The Content Marketing Association (CMA) held their third future content series event earlier this week. Simply titled, ‘What’s the future of social platforms?’, talented practitioners from across the industry provided very different perspectives on where content marketing is heading.
Against a backdrop of Snapchat’s mixed results, the ongoing trust issues of Facebook and its users, and YouTube’s struggle to balance the needs of advertisers and its valuable community; talking about the future of social media is no easy feat. Earlier this week Lydia Wise (Lansons), Andy Barr (10 Yetis), Joanna Boyd (ITN Productions), Lisa Targett (Tribe), and Craig Campbell (SEMrush) took to the CMA stage.
All coming from very different backgrounds, it shows how the CMA leans on its network of creatives and industry leaders to tackle emerging developments. This is often neatly achieved by witnessing how content is affecting brands and social media today.
The conversation revealed:
#1 Content fatigue is everywhere
All social media algorithms are similar, content must be published quickly and be original. Influencers are under stress to produce content daily, leading to what The Guardian has described as “YouTubers are feeling the burn”. The pace of building yourself an engaged community online is hard work, consuming every waking hour.
It’s not just YouTubers, Instagrammers, tweeters who are feeling the pressure, even news organisations are. YouTube is an important revenue stream for ITN Productions and they’re finding news content requires more shock factor. Even fluffy animal stories aren’t cutting it anymore. Of course, anything to do with Love Island performs just fine.
#2 Brands will create less content
In an age of content fatigue, brands should rely on influencers to help them create quality content. Partnerships with micro influencers can bring originality and new perspectives on how companies can use content to engage with their audiences. Currently most brands are playing a high-volume content marketing game, often leading to a lack of quality and inevitable disillusionment with target audiences.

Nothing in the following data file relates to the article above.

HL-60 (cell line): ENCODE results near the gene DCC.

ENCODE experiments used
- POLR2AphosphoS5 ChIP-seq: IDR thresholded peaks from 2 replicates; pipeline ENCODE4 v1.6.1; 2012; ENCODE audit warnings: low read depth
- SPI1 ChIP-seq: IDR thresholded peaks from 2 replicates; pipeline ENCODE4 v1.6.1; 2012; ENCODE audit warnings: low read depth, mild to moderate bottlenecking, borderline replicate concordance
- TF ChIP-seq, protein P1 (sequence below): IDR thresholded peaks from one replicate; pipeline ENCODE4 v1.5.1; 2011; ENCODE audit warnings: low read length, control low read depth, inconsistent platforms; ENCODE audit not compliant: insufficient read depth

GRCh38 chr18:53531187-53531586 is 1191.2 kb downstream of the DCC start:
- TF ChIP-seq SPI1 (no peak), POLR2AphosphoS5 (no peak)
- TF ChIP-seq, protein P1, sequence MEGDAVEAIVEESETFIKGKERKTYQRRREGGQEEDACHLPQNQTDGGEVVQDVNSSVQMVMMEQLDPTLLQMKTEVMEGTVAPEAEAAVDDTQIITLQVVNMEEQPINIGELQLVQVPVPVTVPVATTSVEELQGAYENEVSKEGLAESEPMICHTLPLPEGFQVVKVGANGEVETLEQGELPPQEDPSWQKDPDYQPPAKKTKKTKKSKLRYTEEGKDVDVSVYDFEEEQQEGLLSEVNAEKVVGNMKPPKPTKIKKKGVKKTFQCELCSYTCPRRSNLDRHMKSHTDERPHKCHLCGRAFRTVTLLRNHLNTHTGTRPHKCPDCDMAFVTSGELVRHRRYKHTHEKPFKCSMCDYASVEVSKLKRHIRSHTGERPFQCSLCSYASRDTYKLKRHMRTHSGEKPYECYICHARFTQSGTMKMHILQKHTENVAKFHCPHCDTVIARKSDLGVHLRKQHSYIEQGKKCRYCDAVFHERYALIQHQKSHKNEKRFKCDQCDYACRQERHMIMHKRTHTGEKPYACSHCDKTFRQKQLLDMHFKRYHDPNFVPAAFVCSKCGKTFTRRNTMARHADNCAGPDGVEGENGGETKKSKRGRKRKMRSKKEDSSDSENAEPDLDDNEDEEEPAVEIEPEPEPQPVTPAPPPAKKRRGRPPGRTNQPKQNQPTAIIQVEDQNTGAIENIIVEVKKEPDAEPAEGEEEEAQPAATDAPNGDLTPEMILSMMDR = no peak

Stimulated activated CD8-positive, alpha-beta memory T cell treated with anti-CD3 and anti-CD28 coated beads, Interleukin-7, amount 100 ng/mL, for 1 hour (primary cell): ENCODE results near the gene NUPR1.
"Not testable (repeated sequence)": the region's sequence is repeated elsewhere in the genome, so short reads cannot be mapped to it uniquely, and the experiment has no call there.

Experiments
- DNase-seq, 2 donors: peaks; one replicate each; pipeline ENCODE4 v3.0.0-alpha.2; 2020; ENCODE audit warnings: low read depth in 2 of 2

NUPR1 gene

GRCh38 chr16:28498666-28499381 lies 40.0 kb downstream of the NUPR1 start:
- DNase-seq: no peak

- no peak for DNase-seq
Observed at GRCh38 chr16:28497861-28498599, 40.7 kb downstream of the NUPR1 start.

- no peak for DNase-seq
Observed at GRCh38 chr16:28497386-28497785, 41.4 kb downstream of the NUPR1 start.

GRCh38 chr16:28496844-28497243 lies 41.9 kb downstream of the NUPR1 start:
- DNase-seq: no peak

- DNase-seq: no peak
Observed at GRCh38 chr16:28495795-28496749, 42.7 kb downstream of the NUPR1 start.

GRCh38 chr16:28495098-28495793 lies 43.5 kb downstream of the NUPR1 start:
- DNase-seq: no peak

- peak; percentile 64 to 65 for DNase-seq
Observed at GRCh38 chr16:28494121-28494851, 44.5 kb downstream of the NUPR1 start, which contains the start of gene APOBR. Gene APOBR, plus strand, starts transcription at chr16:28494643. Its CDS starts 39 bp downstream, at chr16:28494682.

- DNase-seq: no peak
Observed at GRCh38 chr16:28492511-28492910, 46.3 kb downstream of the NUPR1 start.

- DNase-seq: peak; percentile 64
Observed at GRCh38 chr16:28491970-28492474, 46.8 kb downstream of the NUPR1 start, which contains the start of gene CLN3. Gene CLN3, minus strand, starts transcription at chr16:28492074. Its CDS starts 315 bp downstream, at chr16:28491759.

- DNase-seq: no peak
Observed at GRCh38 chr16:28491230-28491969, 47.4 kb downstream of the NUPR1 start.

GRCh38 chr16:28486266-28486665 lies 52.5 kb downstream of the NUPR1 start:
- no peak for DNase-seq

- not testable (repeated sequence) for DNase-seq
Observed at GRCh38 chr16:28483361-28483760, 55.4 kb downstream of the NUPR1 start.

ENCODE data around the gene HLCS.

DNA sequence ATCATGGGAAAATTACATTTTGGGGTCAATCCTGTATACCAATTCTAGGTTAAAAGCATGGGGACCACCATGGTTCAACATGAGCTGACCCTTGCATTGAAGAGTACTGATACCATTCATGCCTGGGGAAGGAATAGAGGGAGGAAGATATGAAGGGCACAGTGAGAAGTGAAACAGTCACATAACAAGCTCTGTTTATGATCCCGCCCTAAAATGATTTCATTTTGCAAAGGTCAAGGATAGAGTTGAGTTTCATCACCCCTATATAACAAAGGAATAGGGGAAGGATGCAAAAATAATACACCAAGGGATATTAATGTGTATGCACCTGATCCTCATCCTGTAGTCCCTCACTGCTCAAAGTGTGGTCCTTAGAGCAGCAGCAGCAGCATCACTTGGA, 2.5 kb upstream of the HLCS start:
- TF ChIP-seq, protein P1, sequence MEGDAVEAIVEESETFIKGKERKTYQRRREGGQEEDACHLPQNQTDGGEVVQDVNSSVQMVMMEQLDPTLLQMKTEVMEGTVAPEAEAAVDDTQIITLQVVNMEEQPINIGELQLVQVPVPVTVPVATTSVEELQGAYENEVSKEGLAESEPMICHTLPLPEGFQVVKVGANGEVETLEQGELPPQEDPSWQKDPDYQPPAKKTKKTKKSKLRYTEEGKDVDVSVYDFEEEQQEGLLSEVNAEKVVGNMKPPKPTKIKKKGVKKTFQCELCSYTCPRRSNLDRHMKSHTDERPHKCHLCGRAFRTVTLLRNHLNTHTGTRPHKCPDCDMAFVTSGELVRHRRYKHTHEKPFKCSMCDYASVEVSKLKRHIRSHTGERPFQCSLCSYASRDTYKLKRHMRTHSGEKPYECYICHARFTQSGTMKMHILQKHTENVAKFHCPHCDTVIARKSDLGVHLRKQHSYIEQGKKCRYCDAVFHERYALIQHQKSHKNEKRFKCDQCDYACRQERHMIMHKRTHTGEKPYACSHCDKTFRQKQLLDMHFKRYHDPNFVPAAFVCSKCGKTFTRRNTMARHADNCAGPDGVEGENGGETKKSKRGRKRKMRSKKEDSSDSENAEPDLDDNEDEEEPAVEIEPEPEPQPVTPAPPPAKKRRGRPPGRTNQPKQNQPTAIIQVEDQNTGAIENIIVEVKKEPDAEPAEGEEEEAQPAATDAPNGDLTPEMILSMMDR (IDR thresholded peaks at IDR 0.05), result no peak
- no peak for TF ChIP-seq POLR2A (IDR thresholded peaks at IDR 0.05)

#3 Mobile first influences creation and consumption
Nobody takes landscape photos anymore, Instagram has put vertical image formats first. Our content is heavily influenced by the device we turn to first, smartphones. With more vertical content being created, even TV manufacturers are beginning to introduce swiveling sets to fit the formats. Also, watch this space as “NewTV” may bring Hollywood blockbuster content designed specifically for smartphones.
#4 Virtual Reality and 360 videos aren’t scalable
The ongoing hype and promise of virtual reality and 360 video content is deafening. However, it currently has some real sticking points; it’s not very social, the technology still needs perfecting, and it’s typically more expensive to produce. The other possibility is that content could easily be locked by the technology companies that develop the platforms. For concerts and gaming, the technology is spot on. Otherwise, the mentioned barriers need tackling.
#5 Old social must reinvent and protect
Social media is a battleground of new content formats and communities. For instance, the Snapchat Story format came to Instagram, then Facebook adapted for their site; quick-fire visual content that disappears feels like its driving more engagement than
#6 Social data fuels aspirations
Social influencers are generally good at understanding the targeted aspirations of their audience and creating content to realise it. Companies must do the same. From a consumer perspective, Nike is doing this with their ‘Melrose’ experience:
On top of providing a selection of Nike.com bestsellers and essential Running, Training and Sportswear product, Nike by Melrose will offer city-specific styles — all of which is determined by Nike digital commerce data (things like buying patterns, app usage and engagement) to serve local NikePlus members exactly what they want when they want it.”
#7 Automation is an opportunity and risk
A few tools exist that allow people to automate aspects of their social profiles, simulating meaningful engagements. From comments, likes, following; automation has the potential to remove people from the equation when managing social media accounts. Yes, this could put people’s jobs at risk, but do we really want the future of social media to be a haven for bots?
To finish, here is a little (unpaid) plug for the CMA. It’s worth becoming a member to stay on top of the quickly evolving area of content marketing that is typically underserved by other industry bodies.
Michael White, Digital Account Director, Lansons
This article first appeared on Michael White’s blog and is re-published with kind permission